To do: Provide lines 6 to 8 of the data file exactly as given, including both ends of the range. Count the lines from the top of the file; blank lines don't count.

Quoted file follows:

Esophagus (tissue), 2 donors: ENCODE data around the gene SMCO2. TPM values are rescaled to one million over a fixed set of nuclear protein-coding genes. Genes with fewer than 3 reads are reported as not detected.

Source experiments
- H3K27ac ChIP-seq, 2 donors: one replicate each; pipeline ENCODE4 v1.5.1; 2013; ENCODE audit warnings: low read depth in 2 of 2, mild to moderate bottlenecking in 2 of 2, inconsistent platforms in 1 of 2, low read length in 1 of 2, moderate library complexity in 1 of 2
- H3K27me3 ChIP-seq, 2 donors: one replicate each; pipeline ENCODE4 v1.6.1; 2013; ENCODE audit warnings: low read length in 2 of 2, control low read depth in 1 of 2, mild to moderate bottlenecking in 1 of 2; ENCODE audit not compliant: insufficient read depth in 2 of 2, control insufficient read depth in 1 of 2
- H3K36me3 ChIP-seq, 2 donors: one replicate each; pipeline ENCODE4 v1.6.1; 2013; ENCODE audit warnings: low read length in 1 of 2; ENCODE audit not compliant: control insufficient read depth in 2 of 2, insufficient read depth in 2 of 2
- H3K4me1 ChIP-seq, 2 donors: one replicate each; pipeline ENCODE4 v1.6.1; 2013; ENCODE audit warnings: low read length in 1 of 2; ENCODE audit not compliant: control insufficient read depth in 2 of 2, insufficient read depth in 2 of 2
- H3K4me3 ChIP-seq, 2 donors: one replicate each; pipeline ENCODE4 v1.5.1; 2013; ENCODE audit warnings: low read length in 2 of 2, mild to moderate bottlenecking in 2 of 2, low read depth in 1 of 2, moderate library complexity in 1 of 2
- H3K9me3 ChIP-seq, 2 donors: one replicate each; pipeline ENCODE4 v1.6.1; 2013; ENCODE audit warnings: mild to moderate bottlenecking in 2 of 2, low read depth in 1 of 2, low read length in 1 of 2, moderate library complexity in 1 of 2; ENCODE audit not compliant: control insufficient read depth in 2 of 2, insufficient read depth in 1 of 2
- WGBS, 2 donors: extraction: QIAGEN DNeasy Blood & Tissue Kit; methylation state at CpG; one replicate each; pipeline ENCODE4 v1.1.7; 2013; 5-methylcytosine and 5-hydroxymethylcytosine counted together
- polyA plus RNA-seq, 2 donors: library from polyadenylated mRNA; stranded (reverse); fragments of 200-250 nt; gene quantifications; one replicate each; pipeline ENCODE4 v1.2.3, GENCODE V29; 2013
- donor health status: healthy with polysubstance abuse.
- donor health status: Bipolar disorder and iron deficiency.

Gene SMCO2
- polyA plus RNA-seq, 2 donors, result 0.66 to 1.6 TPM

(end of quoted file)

- H3K4me1 ChIP-seq, 2 donors: one replicate each; pipeline ENCODE4 v1.6.1; 2013; ENCODE audit warnings: low read length in 1 of 2; ENCODE audit not compliant: control insufficient read depth in 2 of 2, insufficient read depth in 2 of 2
- H3K4me3 ChIP-seq, 2 donors: one replicate each; pipeline ENCODE4 v1.5.1; 2013; ENCODE audit warnings: low read length in 2 of 2, mild to moderate bottlenecking in 2 of 2, low read depth in 1 of 2, moderate library complexity in 1 of 2
- H3K9me3 ChIP-seq, 2 donors: one replicate each; pipeline ENCODE4 v1.6.1; 2013; ENCODE audit warnings: mild to moderate bottlenecking in 2 of 2, low read depth in 1 of 2, low read length in 1 of 2, moderate library complexity in 1 of 2; ENCODE audit not compliant: control insufficient read depth in 2 of 2, insufficient read depth in 1 of 2